One sponsor of the new crossover voting law says it’s “ludicrous and laughable on its face” to prosecute crossover voters on felony charges, saying that puts crossover voting on the same level as some kinds of drug trafficking. However, other sponsors of the law supported Secretary of State John Merrill’s efforts to see through the prosecutions. The law in question prevents people from voting in one party’s primary and then crossing over to vote in another party’s primary runoff. The Alabama Legislature`s measure blocking crossover voting, passed this year, didn`t spell out particular penalties, so the Secretary of State`s office is handling potential cases as vote fraud. One of the law’s sponsors, State Senator Bill Holtzclaw (R-Madison), stands behind that interpretation, “I support the law that we passed; I support that there has to be a bite to the bark. If not what`s the value in passing particular legislation like this?” But not all the bill sponsors agree with enforcing it as a Class C Felony, which carries up to 10 years in prison.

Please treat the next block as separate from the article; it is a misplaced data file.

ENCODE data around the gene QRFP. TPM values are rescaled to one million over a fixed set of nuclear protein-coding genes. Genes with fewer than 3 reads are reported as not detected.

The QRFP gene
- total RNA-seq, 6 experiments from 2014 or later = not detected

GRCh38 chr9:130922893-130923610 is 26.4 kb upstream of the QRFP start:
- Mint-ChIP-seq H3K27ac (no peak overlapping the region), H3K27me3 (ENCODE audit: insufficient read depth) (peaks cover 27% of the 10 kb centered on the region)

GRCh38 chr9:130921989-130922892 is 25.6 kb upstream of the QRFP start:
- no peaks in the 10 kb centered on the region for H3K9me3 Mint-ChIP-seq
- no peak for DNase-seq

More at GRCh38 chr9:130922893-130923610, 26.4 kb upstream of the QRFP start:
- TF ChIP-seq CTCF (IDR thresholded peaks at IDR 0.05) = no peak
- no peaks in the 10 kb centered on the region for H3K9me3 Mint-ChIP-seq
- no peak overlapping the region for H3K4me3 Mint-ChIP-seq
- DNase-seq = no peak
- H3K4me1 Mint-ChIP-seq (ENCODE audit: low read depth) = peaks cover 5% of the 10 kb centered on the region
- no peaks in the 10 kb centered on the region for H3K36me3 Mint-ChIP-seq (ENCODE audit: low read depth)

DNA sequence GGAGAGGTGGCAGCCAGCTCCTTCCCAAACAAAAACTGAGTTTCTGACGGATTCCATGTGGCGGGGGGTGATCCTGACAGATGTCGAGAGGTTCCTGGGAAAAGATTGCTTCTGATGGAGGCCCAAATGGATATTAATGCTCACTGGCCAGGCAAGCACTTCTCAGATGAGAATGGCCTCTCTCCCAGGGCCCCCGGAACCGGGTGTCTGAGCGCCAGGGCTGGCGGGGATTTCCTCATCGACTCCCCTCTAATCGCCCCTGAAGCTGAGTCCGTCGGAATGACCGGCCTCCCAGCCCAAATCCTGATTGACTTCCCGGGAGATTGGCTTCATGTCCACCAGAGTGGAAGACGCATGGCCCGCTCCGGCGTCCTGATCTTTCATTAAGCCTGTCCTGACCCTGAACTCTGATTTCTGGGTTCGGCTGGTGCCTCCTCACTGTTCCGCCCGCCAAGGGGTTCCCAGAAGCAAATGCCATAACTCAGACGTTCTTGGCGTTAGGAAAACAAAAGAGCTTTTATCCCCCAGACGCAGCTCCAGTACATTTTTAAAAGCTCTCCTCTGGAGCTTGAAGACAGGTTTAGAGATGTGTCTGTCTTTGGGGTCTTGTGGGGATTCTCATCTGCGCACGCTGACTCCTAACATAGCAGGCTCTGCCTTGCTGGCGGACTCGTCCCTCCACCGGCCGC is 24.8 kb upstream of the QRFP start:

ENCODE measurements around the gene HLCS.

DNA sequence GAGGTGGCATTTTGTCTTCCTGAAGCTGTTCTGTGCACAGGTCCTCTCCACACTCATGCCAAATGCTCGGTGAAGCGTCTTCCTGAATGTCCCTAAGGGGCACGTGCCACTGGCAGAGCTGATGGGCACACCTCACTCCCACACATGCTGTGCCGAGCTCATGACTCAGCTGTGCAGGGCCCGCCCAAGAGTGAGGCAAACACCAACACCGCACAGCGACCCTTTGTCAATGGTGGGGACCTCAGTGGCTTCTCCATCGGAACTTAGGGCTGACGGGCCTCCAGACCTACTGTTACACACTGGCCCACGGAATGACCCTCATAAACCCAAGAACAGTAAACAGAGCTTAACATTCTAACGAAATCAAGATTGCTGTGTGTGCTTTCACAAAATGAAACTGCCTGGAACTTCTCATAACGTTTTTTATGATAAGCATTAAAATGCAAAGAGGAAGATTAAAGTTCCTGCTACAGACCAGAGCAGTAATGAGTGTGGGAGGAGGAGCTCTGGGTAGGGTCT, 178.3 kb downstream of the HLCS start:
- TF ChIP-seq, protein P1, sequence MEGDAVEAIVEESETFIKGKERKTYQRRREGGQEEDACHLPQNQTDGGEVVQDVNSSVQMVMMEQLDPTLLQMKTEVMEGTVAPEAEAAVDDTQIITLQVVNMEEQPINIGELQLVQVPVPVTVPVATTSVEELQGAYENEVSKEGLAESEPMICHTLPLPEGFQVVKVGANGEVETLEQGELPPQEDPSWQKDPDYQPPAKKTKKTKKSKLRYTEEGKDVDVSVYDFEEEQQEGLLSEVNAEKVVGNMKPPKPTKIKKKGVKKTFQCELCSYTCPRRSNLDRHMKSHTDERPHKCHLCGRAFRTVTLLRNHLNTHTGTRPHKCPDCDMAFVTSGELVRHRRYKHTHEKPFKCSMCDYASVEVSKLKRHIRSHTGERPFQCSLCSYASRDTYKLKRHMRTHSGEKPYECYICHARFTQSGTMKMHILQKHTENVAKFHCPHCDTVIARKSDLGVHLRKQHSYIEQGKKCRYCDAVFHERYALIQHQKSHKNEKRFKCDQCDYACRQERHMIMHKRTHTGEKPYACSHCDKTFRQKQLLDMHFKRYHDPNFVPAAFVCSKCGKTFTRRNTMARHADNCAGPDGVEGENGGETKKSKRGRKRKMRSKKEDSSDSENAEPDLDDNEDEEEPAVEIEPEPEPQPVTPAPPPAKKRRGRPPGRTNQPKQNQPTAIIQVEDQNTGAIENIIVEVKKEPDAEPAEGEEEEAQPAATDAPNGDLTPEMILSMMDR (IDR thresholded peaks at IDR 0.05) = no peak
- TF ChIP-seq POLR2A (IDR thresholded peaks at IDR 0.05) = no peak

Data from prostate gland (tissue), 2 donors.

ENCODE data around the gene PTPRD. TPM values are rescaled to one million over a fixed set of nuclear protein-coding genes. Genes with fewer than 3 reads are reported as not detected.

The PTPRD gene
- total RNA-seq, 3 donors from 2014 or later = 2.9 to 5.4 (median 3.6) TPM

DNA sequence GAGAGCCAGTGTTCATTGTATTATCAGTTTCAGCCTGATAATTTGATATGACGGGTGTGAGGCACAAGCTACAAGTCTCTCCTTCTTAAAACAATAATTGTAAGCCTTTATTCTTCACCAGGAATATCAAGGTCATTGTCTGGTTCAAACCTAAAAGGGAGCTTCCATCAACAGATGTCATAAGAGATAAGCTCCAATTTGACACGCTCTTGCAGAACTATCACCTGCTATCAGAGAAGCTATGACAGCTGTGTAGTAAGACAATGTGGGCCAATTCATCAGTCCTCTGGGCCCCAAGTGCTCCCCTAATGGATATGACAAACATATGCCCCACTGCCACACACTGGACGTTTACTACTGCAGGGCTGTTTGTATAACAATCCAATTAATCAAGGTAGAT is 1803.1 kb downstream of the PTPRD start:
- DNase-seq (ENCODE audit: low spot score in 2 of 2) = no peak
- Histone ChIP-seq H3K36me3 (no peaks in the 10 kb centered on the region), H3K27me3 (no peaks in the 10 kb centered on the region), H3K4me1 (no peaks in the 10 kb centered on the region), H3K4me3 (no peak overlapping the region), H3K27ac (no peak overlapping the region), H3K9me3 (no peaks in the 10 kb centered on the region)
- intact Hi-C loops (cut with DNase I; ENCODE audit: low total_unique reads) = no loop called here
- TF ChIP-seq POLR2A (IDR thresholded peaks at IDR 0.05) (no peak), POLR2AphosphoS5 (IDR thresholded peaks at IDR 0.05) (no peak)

Take another Republican sponsor, State Senator Cam Ward (R-Central Alabama), who says, “I look at a felon as a drug trafficker or a murderer or a rapist, not necessarily someone who may have messed up and crossover voted.”
The cases would be challenging to prosecute anyway, as voter fraud statutes in Alabama require prosecutors to show that voters acted with intent.
Defense attorneys have told us that would be incredibly difficult to prove in a crossover case without a confession.